by IBM

Last update: 12/26/97

800-426-4329 (option 2, document 3928)
OS/2 Drivers:
Available for some models
Drivers from:
Board manufacturer -- usually in the box;, /pub/os2_apps, /pub/mobiles, /pub/refdisks (various files), unofficial Mwave web site
Boards using this chipset include:
IBM Multimedia Modem & DSP Sound Card, miroCONNECT 34 wave, Dynalink, Proline-Tesla
There are two lines of Mwave chips: the 1000 series and the 2000 series, the latter being more powerful. The very latest Mwave products do not yet have OS/2 support, but these are used mostly in IBM's S-series Aptiva machines and a few other computers with Mwave boards pre-installed. Many Mwave boards can function as modems, faxes, and voicemail systems as well as serving as wavetable sound cards. These boards store their wavetable samples on disk and use DSP code loaded from disk, so there are delays when starting a new function; but this design gives unusual flexibility and the capacity for software-only upgrades of the board's features. Most modem-capable Mwave boards have 28,800 bps (v.34) speed. Driver availability varies with the model; check for a specific model before buying. Mwave drivers present many installation pitfalls and cause problems with Galactic Civilizations prior to version 2.11, but otherwise work well. There's a beta-test OS/2 Mwave fax/voicemail package available. At least one other company is also beta testing an OS/2 Mwave fax/TAM program, but it's under tight wraps. There should be no problems using native OS/2 modem and fax applications with these boards. IBM made MCA versions of some 1000-series Mwave boards, but there are no MCA 2000-series boards available. One person has reported that the default Mwave configuration using IRQ 15 interfered with the secondary channel of an EIDE controller. I've had problems with VTD enrollment hanging with a miroCONNECT board but not with an SB16, but other Mwave users have reported no problems, so this seems to be an interaction specific to my system. Be aware that these boards' modem capabilities, when present, are very dependent upon software in the host OS, so don't buy an Mwave board if you want to use the modem under, say, Linux. This is in contrast to most other multi-function boards, where the modem and sound features are independent, and each is relatively conventional in design. Some Mwave boards may require a MIDI update and/or a CD audio update to get these functions working under OS/2. Some people have reported using the Mwave board's SoundBlaster emulation mode to get 8-bit sound from Win-OS/2 using the standard Windows SB drivers without installing a full set of Mwave drivers for Windows/Win-OS/2. When used in this configuration, Windows telecommunications programs should still be able to use the OS/2 Mwave Modem, but Mwave voicemail software for Windows won't work. The division of IBM responsible for Mwave seems to be distancing itself from the division responsible for OS/2; as far as I know, no recent Mwave products have OS/2 drivers, so this appears to be a dead-end technology as far as OS/2 is concerned. I don't know if there are any Mwave products currently shipping that have OS/2 drivers or that can be made to work with publicly-available Mwave drivers.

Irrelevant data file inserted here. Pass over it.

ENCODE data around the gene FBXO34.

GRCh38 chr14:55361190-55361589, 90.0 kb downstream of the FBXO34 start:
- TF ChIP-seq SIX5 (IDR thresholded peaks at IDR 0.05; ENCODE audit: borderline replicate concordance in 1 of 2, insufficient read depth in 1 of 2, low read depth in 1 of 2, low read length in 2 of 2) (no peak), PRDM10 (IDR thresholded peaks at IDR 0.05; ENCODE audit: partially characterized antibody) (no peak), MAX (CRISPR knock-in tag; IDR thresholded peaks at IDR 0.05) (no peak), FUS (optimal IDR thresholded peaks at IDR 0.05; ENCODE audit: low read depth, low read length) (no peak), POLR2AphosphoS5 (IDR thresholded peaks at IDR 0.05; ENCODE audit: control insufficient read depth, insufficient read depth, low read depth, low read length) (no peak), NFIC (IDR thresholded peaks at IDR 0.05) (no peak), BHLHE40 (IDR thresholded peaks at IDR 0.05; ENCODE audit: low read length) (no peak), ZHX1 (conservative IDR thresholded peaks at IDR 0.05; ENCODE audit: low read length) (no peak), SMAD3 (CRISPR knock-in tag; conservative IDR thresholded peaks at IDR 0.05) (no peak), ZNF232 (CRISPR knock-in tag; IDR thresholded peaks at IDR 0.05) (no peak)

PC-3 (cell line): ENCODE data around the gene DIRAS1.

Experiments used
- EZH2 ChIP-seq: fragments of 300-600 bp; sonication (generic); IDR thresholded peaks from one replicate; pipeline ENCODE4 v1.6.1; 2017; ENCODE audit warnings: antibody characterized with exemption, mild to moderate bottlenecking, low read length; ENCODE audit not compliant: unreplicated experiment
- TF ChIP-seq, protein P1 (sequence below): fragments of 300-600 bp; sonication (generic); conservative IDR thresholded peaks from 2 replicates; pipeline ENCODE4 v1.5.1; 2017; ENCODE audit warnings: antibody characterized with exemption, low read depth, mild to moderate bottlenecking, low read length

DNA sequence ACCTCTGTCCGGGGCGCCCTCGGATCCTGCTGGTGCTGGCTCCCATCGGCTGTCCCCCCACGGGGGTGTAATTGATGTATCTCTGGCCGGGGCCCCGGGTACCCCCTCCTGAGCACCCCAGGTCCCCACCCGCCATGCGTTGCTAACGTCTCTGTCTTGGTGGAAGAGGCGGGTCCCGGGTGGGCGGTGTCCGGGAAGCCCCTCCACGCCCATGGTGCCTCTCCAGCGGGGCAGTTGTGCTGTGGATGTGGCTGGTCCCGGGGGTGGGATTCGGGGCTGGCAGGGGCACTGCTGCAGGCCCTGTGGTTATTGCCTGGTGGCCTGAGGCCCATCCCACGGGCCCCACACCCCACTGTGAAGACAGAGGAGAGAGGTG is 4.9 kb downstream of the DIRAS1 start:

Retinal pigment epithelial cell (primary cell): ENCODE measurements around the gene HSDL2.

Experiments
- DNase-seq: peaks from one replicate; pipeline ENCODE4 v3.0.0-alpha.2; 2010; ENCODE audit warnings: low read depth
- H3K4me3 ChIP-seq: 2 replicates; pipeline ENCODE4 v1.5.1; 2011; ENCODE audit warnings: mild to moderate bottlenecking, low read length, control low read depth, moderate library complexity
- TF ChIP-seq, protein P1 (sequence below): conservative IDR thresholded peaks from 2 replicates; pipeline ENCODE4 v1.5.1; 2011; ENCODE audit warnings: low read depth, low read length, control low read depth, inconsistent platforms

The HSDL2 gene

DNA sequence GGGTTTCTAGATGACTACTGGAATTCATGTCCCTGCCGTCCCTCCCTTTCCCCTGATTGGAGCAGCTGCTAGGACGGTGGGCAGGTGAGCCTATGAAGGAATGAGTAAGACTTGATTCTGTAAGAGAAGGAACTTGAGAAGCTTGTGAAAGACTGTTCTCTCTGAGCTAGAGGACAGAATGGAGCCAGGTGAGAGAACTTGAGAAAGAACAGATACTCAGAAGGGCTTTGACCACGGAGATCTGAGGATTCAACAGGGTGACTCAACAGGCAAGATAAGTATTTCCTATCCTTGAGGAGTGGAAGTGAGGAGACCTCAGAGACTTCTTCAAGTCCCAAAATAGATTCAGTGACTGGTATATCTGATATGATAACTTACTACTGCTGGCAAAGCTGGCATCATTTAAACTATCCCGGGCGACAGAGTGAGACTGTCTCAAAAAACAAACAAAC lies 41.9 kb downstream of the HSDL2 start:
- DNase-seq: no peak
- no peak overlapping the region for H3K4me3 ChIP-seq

Copyright © 1996, 1997, Rod Smith,
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